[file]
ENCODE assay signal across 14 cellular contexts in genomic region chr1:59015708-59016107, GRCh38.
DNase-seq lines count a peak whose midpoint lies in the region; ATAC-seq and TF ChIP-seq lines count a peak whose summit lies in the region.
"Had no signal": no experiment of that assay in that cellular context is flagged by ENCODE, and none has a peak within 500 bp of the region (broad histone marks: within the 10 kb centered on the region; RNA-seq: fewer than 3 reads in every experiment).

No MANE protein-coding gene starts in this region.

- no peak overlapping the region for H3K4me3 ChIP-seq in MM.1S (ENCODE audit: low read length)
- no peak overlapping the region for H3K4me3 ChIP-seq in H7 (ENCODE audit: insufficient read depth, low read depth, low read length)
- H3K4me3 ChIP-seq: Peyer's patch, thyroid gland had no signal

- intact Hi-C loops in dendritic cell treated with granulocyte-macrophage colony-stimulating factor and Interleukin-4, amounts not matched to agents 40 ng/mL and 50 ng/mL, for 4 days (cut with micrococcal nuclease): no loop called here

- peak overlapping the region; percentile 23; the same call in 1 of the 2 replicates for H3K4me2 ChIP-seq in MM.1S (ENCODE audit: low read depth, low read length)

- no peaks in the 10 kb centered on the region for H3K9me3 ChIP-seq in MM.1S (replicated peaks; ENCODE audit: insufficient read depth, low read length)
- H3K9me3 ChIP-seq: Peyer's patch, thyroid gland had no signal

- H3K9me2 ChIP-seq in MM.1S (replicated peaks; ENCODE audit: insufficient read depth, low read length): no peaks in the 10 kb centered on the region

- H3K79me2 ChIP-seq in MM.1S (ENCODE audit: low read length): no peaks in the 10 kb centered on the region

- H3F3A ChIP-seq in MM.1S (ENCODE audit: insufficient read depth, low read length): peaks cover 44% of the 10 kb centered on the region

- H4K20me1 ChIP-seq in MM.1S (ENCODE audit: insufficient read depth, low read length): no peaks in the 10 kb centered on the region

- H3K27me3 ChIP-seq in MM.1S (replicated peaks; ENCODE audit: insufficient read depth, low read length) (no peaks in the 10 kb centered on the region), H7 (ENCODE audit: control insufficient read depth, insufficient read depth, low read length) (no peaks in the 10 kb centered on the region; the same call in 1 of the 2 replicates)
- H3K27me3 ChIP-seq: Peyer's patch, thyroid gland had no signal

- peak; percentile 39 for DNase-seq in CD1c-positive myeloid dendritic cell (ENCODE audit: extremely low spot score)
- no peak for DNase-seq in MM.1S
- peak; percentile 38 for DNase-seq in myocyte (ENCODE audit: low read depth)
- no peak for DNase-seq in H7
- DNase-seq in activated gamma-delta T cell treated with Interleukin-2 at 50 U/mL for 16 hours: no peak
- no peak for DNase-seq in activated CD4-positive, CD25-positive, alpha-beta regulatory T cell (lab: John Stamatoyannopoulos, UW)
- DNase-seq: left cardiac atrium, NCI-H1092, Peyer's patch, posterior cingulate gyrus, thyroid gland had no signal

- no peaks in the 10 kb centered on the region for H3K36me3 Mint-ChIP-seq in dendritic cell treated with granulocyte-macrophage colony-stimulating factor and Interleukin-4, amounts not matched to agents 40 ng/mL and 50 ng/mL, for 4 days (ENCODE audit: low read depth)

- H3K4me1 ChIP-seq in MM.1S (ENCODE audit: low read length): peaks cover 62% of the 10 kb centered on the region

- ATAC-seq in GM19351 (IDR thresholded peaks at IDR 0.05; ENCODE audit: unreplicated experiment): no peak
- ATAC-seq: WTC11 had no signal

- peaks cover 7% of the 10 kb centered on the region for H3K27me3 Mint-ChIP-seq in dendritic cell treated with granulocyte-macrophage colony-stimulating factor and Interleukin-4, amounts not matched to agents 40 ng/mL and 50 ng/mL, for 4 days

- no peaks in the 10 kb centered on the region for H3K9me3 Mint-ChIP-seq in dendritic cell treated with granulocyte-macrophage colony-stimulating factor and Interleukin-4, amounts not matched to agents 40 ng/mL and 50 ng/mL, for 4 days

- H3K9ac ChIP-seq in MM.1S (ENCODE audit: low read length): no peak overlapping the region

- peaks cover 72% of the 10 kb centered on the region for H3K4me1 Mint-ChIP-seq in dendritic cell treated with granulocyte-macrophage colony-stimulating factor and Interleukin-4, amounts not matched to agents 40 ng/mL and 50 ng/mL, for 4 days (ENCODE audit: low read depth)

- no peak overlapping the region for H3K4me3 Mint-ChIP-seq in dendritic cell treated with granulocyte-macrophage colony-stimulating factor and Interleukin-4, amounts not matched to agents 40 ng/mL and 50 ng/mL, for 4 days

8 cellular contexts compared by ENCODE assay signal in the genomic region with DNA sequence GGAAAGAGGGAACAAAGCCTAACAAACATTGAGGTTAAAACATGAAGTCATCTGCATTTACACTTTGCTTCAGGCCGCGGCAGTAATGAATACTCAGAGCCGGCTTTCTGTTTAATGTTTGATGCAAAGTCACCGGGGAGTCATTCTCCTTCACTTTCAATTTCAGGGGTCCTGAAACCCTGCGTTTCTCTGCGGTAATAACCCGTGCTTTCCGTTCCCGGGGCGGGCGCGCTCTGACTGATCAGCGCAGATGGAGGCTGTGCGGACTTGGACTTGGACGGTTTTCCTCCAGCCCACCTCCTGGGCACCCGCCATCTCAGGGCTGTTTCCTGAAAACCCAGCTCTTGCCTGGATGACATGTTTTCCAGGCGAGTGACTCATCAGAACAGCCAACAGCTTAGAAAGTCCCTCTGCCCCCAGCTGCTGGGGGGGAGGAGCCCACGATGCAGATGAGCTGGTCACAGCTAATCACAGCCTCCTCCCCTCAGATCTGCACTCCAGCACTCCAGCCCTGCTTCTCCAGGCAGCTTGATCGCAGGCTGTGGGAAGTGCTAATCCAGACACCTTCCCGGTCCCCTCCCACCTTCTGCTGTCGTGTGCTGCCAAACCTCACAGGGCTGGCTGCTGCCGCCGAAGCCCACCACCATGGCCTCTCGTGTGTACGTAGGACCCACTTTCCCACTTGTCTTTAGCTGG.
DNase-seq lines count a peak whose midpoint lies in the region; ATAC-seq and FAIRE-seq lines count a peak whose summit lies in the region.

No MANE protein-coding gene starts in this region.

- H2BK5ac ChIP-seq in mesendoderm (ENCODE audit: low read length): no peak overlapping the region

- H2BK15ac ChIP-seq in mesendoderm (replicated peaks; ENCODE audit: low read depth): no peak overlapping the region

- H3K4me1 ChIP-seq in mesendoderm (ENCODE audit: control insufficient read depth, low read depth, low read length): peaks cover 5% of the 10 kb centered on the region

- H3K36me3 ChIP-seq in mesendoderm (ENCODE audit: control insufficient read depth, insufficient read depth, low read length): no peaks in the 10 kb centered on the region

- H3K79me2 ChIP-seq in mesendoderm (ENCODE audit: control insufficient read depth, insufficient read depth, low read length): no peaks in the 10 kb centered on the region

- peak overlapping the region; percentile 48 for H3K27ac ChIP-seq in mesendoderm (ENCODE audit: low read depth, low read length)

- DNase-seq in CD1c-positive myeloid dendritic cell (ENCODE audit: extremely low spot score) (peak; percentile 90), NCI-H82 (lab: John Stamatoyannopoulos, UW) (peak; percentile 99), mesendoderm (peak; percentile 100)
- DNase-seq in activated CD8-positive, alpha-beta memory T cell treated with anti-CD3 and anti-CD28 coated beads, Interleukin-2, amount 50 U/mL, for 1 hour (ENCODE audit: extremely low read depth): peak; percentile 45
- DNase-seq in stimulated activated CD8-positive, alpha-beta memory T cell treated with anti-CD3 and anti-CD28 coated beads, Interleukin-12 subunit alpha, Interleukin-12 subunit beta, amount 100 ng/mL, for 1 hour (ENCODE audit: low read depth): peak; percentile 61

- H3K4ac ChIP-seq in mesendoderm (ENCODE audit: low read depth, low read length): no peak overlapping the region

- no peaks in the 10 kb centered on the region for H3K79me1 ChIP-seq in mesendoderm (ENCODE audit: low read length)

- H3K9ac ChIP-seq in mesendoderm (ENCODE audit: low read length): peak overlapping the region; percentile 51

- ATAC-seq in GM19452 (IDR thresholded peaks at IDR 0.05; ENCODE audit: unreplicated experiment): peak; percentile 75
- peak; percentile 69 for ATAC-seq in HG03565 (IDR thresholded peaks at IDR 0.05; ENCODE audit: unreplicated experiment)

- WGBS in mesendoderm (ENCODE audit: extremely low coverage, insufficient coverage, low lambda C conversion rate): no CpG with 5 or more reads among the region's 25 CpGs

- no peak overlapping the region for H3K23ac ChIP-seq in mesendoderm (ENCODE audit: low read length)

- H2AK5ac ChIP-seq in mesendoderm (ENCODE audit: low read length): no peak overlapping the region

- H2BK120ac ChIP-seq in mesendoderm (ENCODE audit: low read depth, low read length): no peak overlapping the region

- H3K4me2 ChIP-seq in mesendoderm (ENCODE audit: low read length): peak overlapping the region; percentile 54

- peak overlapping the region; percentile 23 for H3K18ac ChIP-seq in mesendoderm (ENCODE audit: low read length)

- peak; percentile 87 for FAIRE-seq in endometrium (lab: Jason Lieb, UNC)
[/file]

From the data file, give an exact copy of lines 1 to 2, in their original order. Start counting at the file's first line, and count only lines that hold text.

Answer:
ENCODE assay signal across 14 cellular contexts in genomic region chr1:59015708-59016107, GRCh38.
DNase-seq lines count a peak whose midpoint lies in the region; ATAC-seq and TF ChIP-seq lines count a peak whose summit lies in the region.